dOc: What is your standard for managing the interaction between the filmmaker and his subject?
AM: I think there are various things that come into play. Whether you like it or not, there is some consciousness on the part of the subject that he or she is being filmed. Some people go so far as to say, "Well, the cameraıs there and that is going to effect what is taking place—everything is going to be different than what it would have been." That is not necessarily the case. It depends on how the camera is used and the kind of look—what I would call "the gaze"—that the camera person gives or doesnıt give to the person being filmedwhether they establish a relationship of trust or not. If you gain their trust, if you use your eyes correctly, then you get that kind of acceptance where people continue to just be themselves. They donıt get nervous when the cameraıs there, nor pay so much attention to the filming process that it throws them off their normal way of thinking or behaving. At the same time, the cameraperson would not be better off, actually—they would be worse off just standing in a corner or behind a wall, trying to hide him or herself. That puts you in a worse position. You need to get close; you need to have the person accept you, in order to get the best stuff.
dOc: There are those who say that artistic expression requires conscious manipulation of the reality we see on the screen.
AM: Itıs not that easy to describe the role of the filmmaker as an artist in documentary. I keep coming back to the notion that everything has to be factually correct. And the notion that when the film is finished and youıre looking at it—whether you made the film or youıre in the audience—it should be that anyone viewing it can say, "Yeah, thatıs how it must have been." And in fact, the film ends up being very much like what the experience really was. So, if itıs that close to reality then there is something, in between, that allows for the artistic expression of the filmmaker. And whatıs in between is his ability to get that much closer to the vital, soulful, important parts of the "real".
dOc: What do you hope future generations will take from your portraits of our times?
AM: In Hollywood there is—I suppose there is—a kind of low-grade aesthetic; I would say where the aesthetic is based on price. A hundred million dollar film earns respect just because it is so expensive. Shooting one scene can cost $50,000. In Hollywood, everybody is eager to do that. In documentary, truth is what is beautiful and beauty is truth. Whether itıs Horowitz or Grey Gardens, you are really right smack up with the person. In the case of Horowitz performing; in the case of the Beales delivering on their true character. Thatıs beautiful.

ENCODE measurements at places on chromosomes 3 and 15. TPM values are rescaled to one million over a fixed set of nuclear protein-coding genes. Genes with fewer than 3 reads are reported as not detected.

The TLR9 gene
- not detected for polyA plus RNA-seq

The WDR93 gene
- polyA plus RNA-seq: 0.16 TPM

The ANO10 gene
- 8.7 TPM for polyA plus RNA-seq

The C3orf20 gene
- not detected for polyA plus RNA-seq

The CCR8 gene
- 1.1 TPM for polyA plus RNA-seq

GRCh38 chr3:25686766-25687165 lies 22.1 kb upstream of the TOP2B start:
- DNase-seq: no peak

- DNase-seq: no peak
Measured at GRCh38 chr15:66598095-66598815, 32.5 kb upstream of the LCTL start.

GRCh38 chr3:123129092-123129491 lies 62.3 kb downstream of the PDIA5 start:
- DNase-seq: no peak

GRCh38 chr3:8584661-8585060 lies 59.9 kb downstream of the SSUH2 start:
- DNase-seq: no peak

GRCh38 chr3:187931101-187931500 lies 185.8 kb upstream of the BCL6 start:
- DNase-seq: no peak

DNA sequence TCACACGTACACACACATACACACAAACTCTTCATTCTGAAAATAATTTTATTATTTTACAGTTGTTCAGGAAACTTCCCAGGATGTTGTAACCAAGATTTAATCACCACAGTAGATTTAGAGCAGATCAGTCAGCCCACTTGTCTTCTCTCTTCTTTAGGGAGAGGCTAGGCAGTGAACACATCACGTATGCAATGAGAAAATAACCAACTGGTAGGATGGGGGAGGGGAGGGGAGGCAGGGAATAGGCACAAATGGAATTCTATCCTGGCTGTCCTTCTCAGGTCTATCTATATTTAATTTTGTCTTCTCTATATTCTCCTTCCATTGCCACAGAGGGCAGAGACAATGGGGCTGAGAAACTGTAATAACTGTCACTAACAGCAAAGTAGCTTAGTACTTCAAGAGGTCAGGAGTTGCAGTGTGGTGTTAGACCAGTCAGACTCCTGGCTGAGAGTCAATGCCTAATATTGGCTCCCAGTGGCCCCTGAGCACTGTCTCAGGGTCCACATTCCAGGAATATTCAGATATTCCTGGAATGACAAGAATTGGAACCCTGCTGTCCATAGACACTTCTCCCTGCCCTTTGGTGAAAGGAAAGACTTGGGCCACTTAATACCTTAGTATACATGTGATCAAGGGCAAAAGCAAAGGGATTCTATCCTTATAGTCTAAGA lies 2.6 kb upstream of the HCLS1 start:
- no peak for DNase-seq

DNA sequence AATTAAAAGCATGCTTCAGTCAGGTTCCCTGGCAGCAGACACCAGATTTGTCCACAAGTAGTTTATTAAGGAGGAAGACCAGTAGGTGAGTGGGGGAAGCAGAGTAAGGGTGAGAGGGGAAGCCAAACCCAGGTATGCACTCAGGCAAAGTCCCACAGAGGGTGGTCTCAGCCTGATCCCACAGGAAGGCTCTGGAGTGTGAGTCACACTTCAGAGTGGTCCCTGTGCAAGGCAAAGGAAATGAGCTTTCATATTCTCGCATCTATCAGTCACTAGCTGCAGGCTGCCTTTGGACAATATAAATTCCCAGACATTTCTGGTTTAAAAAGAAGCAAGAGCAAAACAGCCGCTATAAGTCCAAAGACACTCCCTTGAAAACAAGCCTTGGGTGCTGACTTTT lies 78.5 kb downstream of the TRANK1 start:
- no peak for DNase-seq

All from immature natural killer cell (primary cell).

dOc: What are your impressions of the explosion of possibilities available on the Internet?
AM: In the past, the book has been the way to transmit artistic and written information. You write a book, you go to a publisher and if itıs good you can get it published. You make a movie and itıs good—whoıs going to show it? The better the movie, the less likely you are going to get it shown on television. To this day, TV, especially commercial television, wonıt accept the work of an independent filmmaker. This is something that hasnıt really been pointed out thoroughly to the public. But as every independent knows that thereıs nothing we can do to get our work shown on CBS, CNN or whatever, without their editorial control. Even if they are truly interested in showing your work, they are going to put their own stamp on it before they do. The Internet will circumvent all of that stuff. Can you imagine if Truman Capote wrote a book and the publisher says, "Well, we canıt use it because youıre not on our staff. Youıll have to work on salary for us and maybe we can publish something that you have written under OUR direction."
dOc: What do you think this will mean for filmmakers?
AM: Itıs going to make for a smaller world but a bigger experience for everyone. Anyone who has a word to say in the art of the audio-visual medium will have a worldwide audience to deliver it to. And thatıs mind-boggling. Itıs such a big concept that we canıt, at this time—till it happens—describe what its affect will be. But itıll be for the good. Of course, like book publishing, there will be trash but there will be the opportunity for good stuff to be seen.